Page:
made in Holland and imported through Canada, but when we got started
there was none of that. Value-added wasn’t even a term then.”
A second 200-gallon tank—a round-bottomed, light-green enameled
classic, made in 1960 and with its freon-cooling system still intact—holds
the milk until cheesemaking time.
The cows are all Jerseys, known for their good nature, easy calving
(“in almost 30 years, I’ve had to pull one calf,”
says Julie), excellent grazing ability, and high-fat, high-protein
milk ideal for making cheese. The Bechtolds used to keep a bull,
but switched to artificial insemination because it’s easier
to schedule the arrival of the calves: 4 or 5 in the spring and
6 or 7 in the fall, to utilize the full range of the grassland and
to spread the milk supply across the year.
As a general rule, they make the spring milk into colby and the
fall milk into cheddar, using recipes modified from what they call
the “cheese Bible,” Frank Kosikowski’s Cheese
and Fermented Milk Foods (1977). Julie makes cheese about every
7 milkings, or 3 1/2 days; it takes her 10 hours to make a batch
of cheddar, 7 for colby. They use a single-sized cheese mold, yielding
an 8-9 lb wheel, for all their cheeses, and stack 16 at a time (one
batch) into an old cider press with the barrel removed. After pressing,
the cheeses are allowed to air dry for 4-6 days, coated with wax,
and returned to the cooler for aging.
Recognizable cheeses at
prices for middle class customers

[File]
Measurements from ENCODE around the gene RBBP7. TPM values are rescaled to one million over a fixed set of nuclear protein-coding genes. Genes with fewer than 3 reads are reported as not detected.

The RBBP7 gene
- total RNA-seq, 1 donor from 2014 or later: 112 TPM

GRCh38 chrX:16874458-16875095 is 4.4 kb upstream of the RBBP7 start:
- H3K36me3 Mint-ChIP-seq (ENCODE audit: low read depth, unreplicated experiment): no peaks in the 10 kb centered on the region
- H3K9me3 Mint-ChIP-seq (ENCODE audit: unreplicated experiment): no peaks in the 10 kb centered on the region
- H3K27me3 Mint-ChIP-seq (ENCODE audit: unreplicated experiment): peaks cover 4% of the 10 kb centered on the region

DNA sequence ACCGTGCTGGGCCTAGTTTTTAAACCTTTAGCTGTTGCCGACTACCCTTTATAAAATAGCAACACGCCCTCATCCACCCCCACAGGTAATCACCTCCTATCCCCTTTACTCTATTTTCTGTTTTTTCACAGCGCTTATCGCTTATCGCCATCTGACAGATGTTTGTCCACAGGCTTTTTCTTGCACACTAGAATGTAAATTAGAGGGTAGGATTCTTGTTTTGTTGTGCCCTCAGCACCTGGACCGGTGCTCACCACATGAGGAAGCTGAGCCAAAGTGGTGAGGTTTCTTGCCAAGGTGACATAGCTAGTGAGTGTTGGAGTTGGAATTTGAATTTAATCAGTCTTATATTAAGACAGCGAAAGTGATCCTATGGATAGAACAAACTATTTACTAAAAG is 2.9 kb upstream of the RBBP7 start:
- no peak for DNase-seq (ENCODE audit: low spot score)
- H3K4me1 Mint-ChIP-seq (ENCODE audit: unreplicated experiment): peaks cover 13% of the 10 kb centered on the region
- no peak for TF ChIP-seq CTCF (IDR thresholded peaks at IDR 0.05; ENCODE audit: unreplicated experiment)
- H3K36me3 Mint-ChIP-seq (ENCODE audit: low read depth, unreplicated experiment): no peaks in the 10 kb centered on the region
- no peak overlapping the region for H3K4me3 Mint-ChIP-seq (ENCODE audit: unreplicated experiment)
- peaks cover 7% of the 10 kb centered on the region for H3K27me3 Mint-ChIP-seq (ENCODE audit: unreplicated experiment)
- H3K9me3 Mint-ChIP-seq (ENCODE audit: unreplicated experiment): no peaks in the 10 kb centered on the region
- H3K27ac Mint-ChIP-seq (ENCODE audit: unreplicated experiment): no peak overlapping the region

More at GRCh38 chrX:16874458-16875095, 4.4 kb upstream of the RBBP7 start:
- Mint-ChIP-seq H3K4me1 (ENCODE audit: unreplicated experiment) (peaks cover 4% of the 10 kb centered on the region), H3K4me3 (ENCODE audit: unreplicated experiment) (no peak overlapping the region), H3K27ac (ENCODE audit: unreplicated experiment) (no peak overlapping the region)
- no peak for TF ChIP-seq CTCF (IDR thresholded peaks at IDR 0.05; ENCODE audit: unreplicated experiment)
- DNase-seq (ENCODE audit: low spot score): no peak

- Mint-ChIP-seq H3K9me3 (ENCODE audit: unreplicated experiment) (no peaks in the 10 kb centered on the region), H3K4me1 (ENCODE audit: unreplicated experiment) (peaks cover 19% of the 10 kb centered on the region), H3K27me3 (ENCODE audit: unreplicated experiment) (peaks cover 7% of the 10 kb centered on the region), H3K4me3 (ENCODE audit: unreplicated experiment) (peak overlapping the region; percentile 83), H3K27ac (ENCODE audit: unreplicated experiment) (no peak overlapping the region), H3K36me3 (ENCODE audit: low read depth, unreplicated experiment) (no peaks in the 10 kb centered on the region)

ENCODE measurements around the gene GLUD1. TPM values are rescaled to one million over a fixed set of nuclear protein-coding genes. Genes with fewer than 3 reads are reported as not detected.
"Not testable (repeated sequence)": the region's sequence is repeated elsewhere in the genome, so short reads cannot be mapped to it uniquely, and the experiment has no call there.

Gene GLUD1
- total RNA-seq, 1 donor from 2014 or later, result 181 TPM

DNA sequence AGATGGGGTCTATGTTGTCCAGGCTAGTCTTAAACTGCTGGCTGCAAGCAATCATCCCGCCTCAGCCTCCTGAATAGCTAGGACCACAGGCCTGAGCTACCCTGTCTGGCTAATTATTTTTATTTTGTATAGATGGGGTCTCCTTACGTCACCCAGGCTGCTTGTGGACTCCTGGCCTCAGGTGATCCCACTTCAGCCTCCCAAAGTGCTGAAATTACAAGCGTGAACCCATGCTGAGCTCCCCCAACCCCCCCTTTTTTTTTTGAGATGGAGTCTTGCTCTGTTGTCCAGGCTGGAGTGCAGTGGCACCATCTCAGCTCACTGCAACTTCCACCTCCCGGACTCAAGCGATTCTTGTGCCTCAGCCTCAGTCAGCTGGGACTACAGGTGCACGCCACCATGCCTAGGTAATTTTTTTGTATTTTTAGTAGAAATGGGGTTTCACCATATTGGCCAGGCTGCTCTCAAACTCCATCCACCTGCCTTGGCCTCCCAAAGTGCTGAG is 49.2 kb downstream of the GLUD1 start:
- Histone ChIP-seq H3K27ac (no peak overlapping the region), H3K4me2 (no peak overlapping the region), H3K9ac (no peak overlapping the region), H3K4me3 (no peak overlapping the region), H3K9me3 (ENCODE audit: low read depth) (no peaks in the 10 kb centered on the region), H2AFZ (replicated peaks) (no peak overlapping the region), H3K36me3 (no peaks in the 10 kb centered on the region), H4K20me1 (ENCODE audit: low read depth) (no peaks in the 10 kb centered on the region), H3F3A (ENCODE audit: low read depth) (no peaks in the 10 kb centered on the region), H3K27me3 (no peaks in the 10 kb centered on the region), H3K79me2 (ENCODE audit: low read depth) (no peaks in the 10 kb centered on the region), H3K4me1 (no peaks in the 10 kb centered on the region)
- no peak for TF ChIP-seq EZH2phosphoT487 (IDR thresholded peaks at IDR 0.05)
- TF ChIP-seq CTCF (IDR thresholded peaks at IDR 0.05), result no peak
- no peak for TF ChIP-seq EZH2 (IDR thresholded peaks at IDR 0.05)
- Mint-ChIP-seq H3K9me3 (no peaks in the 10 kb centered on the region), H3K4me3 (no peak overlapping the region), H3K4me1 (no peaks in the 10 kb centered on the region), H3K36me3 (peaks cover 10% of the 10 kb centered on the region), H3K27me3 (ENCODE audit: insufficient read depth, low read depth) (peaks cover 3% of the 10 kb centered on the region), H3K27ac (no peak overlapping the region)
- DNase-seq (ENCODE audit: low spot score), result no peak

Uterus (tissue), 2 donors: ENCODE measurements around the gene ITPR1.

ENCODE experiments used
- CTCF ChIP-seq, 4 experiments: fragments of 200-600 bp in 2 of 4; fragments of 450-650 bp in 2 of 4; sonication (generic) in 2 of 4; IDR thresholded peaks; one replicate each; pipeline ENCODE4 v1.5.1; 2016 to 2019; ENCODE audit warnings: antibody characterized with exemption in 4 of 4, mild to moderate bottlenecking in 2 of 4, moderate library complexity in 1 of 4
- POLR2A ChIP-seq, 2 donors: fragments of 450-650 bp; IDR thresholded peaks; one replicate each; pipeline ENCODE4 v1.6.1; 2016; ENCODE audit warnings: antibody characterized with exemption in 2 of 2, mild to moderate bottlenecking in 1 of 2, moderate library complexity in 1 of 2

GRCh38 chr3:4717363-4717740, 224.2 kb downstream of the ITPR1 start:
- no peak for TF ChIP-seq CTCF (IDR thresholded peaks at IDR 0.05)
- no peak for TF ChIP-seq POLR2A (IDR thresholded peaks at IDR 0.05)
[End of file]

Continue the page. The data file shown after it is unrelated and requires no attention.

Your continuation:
||The on-farm shop is open 6 days a
week. When the windows were replaced at teh school
where he used to teach, Ken salvaged a couple and installed
them here so that customers could have a view into the milking
parlor. They also sell their cheeses at 4 local markets.
Making aged cheeses allows them to use unpasteurized milk
(60 days’ aging is the legal equivalent of pasteurization),
and as Ken observes, “you make a much, much better cheese
if your milk is unpasteurized.” The Bechtolds like making
cheddar and colby because their mostly middle-class customers find
those types familiar. “I’ve been asked if we make artisanal
cheeses,” Ken says. “But I think, what does that mean?
To me that means it has a weird name and a high price.”
Their cheese is priced at a very reasonable $4.50-5.50/lb (a small
amount of 3-year old cheddar goes for $10/lb). Can they make a living
at those prices? Ken stresses that without his former teaching salary—he
retired a year and a half ago from 28 years of teaching 7th-grade
math—and now pension and health benefits, things would be
difficult, but with no debt and low overhead, he says, “We’re
making money. We do all right.”
Two further sources of income are surplus hay—last year they
sold $4000 worth—and calves, the heifers sold to neighboring
farmers and the bulls sold for veal at about 17 weeks. (The veal
calves spend their young lives in generously-sized stalls, about
5’ x 15’; Ken’s been thinking about putting them
out on grass as well.)
So far, the Bechtolds have not sought organic certification. But
they already keep meticulous records, they don’t use milk
replacer, and they keep a closed herd—they haven’t bought
a cow in a dozen years. They don’t use iodine dips, they’ve
never used hormones to regulate the cows’ breeding cycles,
and since brucellosis and TB were eradicated in this area they don’t
vaccinate against anything.
Even in winter, the cows go outside every day for exercise and
for heat detection. “Our cows are just really healthy—they
never get sick,” Ken says, shaking his head, as though in
wonder that you could manage a dairy any other way.
Stoney Croft cows get top quality hay and at most 8-10 lbs of grain